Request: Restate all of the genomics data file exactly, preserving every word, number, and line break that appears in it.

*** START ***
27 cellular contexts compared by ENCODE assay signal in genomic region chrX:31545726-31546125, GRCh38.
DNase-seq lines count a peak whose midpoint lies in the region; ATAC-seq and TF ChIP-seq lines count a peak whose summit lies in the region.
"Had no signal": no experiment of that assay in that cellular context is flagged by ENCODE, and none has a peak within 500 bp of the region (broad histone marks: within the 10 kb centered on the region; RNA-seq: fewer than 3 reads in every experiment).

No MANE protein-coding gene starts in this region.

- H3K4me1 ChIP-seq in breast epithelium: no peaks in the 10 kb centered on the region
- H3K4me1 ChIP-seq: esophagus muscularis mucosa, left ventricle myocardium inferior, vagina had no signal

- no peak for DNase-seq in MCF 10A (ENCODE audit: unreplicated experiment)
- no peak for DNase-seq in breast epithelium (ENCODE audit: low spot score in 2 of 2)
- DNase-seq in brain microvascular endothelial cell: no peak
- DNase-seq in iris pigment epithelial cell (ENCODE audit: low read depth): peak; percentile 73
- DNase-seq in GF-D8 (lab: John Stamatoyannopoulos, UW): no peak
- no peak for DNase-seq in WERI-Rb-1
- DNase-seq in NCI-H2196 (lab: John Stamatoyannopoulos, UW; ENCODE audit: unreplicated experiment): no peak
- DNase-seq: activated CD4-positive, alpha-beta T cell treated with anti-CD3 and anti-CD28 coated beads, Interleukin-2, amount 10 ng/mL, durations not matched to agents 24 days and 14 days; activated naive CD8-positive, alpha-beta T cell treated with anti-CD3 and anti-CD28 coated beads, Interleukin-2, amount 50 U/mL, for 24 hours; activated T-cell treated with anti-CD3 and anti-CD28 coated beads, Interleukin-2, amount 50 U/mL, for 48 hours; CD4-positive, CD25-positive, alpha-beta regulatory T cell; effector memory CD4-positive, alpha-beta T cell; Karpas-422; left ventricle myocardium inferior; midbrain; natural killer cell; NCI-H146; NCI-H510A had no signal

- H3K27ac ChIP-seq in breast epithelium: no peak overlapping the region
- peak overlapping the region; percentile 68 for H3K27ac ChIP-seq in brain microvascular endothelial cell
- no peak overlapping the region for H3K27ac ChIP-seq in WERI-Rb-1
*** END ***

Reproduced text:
27 cellular contexts compared by ENCODE assay signal in genomic region chrX:31545726-31546125, GRCh38.
DNase-seq lines count a peak whose midpoint lies in the region; ATAC-seq and TF ChIP-seq lines count a peak whose summit lies in the region.
"Had no signal": no experiment of that assay in that cellular context is flagged by ENCODE, and none has a peak within 500 bp of the region (broad histone marks: within the 10 kb centered on the region; RNA-seq: fewer than 3 reads in every experiment).

No MANE protein-coding gene starts in this region.

- H3K4me1 ChIP-seq in breast epithelium: no peaks in the 10 kb centered on the region
- H3K4me1 ChIP-seq: esophagus muscularis mucosa, left ventricle myocardium inferior, vagina had no signal

- no peak for DNase-seq in MCF 10A (ENCODE audit: unreplicated experiment)
- no peak for DNase-seq in breast epithelium (ENCODE audit: low spot score in 2 of 2)
- DNase-seq in brain microvascular endothelial cell: no peak
- DNase-seq in iris pigment epithelial cell (ENCODE audit: low read depth): peak; percentile 73
- DNase-seq in GF-D8 (lab: John Stamatoyannopoulos, UW): no peak
- no peak for DNase-seq in WERI-Rb-1
- DNase-seq in NCI-H2196 (lab: John Stamatoyannopoulos, UW; ENCODE audit: unreplicated experiment): no peak
- DNase-seq: activated CD4-positive, alpha-beta T cell treated with anti-CD3 and anti-CD28 coated beads, Interleukin-2, amount 10 ng/mL, durations not matched to agents 24 days and 14 days; activated naive CD8-positive, alpha-beta T cell treated with anti-CD3 and anti-CD28 coated beads, Interleukin-2, amount 50 U/mL, for 24 hours; activated T-cell treated with anti-CD3 and anti-CD28 coated beads, Interleukin-2, amount 50 U/mL, for 48 hours; CD4-positive, CD25-positive, alpha-beta regulatory T cell; effector memory CD4-positive, alpha-beta T cell; Karpas-422; left ventricle myocardium inferior; midbrain; natural killer cell; NCI-H146; NCI-H510A had no signal

- H3K27ac ChIP-seq in breast epithelium: no peak overlapping the region
- peak overlapping the region; percentile 68 for H3K27ac ChIP-seq in brain microvascular endothelial cell
- no peak overlapping the region for H3K27ac ChIP-seq in WERI-Rb-1